Cardiorespiratory Effects of Gap Junction Blockade in the Locus Coeruleus in Unanesthetized Adult Rats
The locus coeruleus (LC) plays an important role in central chemoreception. In young rats (P9 or younger), 85% of LC neurons increase firing rate in response to hypercapnia vs. only about 45% of neurons from rats P10 or older. Carbenoxolone (CARB – gap junction blocker) does not affect the % of LC neurons responding in young rats but it decreases the % responding by half in older animals. We evaluated the participation of gap junctions in the CO2 ventilatory response in unanesthetized adult rats by bilaterally microinjecting CARB (300 μM, 1 mM or 3 mM/100 nL), glycyrrhizic acid (GZA, CARB analog, 3 mM) or vehicle (aCSF – artificial cerebrospinal fluid) into the LC of Wistar rats. Bilateral gap junction blockade in LC neurons did not affect resting ventilation; however, the increase in ventilation produced by hypercapnia (7% CO2) was reduced by ∼25% after CARB 1 mM or 3 mM injection (1939.7 ± 104.8 mL kg−1 min−1 for the aCSF group and 1468.3 ± 122.2 mL kg−1 min−1 for 1 mM CARB, P < 0.05; 1939.7 ± 104.8 mL kg−1 min−1 for the aCSF group and 1540.9 ± 68.4 mL kg−1 min−1 for the 3 mM CARB group, P < 0.05) due largely to a decrease in respiratory frequency. GZA injection or CARB injection outside the LC (peri-LC) had no effect on ventilation under any conditions. The results suggest that gap junctions in the LC modulate the hypercapnic ventilatory response of adult rats.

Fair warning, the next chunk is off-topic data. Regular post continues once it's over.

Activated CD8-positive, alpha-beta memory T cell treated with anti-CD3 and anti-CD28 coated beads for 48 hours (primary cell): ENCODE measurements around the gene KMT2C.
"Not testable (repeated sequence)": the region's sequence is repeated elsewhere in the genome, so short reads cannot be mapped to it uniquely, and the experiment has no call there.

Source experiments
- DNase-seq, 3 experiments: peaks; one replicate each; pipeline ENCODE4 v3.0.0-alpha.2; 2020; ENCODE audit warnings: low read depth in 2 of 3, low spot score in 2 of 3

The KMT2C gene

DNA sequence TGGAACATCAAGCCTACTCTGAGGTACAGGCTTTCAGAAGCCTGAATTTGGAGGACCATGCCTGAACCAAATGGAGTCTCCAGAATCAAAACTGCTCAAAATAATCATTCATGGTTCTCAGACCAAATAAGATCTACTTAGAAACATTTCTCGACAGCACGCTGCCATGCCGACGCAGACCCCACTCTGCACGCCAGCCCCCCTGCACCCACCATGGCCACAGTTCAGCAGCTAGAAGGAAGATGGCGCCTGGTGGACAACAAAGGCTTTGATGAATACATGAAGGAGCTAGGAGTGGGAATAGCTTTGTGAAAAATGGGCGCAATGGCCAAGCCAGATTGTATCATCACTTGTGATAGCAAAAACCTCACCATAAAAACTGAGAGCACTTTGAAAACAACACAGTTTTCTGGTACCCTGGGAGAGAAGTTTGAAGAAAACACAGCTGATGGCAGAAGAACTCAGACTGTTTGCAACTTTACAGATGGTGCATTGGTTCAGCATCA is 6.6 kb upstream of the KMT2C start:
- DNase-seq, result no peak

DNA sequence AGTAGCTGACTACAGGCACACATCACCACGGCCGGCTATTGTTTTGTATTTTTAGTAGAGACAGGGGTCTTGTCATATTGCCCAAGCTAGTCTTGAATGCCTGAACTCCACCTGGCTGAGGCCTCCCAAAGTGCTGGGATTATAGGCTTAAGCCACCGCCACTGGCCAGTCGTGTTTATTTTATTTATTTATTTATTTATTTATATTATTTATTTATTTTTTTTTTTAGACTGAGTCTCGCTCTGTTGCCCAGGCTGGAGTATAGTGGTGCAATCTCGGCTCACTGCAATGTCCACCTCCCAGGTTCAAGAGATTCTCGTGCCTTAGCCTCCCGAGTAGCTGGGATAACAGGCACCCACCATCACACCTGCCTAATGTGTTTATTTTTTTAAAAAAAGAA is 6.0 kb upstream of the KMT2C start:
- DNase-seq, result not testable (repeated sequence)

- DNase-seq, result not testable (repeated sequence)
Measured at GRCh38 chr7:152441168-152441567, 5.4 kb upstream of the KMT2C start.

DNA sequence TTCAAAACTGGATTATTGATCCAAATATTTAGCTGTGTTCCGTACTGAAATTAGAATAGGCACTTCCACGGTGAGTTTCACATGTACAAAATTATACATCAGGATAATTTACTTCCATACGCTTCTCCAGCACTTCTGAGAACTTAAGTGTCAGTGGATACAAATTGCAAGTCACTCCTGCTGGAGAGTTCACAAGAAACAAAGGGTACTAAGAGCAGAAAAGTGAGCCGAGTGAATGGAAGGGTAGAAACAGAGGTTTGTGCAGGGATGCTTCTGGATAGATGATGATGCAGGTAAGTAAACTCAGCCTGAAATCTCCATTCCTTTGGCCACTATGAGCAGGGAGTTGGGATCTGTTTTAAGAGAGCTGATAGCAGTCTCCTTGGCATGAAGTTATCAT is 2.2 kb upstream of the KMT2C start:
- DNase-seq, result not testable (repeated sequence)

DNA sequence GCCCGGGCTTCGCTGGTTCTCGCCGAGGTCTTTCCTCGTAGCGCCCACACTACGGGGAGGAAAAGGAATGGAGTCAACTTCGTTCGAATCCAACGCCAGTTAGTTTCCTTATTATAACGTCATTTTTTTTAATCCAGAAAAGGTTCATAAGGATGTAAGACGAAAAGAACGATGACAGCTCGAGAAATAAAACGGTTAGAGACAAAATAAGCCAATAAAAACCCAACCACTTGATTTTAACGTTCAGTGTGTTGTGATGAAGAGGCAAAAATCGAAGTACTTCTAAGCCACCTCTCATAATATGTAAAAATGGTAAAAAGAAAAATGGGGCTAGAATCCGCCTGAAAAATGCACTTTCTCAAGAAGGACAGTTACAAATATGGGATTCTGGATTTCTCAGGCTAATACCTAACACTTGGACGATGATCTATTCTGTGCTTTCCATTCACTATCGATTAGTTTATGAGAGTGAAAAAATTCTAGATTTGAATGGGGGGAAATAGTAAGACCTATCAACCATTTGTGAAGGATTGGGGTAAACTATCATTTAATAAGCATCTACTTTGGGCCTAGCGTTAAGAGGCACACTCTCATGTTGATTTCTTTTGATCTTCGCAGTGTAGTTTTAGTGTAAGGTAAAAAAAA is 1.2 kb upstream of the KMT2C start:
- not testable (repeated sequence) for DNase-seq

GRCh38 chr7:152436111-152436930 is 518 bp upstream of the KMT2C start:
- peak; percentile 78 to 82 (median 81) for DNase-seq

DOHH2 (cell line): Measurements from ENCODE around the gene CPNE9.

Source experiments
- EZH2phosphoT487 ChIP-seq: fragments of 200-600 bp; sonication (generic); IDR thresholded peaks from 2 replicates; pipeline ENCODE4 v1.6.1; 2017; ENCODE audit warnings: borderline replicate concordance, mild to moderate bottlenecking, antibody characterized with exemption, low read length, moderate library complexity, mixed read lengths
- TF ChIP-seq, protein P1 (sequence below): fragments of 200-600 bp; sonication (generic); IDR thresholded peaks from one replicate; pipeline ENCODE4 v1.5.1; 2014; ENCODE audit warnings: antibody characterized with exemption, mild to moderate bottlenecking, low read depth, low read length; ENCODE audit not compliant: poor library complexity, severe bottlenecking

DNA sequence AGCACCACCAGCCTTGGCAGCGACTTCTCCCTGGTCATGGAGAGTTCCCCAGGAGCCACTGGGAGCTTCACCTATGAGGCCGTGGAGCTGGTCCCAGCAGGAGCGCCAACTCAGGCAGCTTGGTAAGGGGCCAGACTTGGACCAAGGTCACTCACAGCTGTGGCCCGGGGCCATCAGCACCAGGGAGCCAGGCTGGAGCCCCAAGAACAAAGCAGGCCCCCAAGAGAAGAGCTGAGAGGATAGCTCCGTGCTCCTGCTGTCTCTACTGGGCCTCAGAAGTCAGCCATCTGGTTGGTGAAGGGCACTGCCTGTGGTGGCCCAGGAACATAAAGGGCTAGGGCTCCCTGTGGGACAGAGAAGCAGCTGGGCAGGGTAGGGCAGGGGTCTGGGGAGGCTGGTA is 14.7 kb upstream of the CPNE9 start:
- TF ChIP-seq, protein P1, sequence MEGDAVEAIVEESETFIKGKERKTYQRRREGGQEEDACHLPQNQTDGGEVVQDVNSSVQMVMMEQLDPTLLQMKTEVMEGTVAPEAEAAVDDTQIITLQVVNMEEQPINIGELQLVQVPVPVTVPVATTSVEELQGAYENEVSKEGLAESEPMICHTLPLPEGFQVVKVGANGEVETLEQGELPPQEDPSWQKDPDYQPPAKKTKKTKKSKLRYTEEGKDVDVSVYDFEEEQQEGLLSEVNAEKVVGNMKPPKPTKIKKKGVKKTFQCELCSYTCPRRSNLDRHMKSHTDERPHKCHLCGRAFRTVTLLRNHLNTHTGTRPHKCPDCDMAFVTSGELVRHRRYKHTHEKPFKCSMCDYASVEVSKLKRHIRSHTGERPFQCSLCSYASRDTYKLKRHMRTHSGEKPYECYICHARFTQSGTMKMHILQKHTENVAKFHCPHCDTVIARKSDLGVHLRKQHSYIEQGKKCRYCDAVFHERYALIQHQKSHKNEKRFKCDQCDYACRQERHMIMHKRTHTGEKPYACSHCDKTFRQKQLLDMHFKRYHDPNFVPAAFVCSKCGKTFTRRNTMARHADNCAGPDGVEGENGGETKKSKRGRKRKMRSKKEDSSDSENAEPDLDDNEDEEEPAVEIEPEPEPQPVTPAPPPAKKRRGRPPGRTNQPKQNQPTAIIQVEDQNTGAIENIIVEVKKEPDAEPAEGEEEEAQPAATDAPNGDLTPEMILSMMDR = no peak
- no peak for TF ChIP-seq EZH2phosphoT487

Patrone, L. G.,
Bicego, K. C.,
Hartzler, L. K.,
Putnam, R. W.,
& Gargaglioni, L. H.
(2014). Cardiorespiratory Effects of Gap Junction Blockade in the Locus Coeruleus in Unanesthetized Adult Rats. Respiratory Physiology & Neurobiology, 190, 86-95.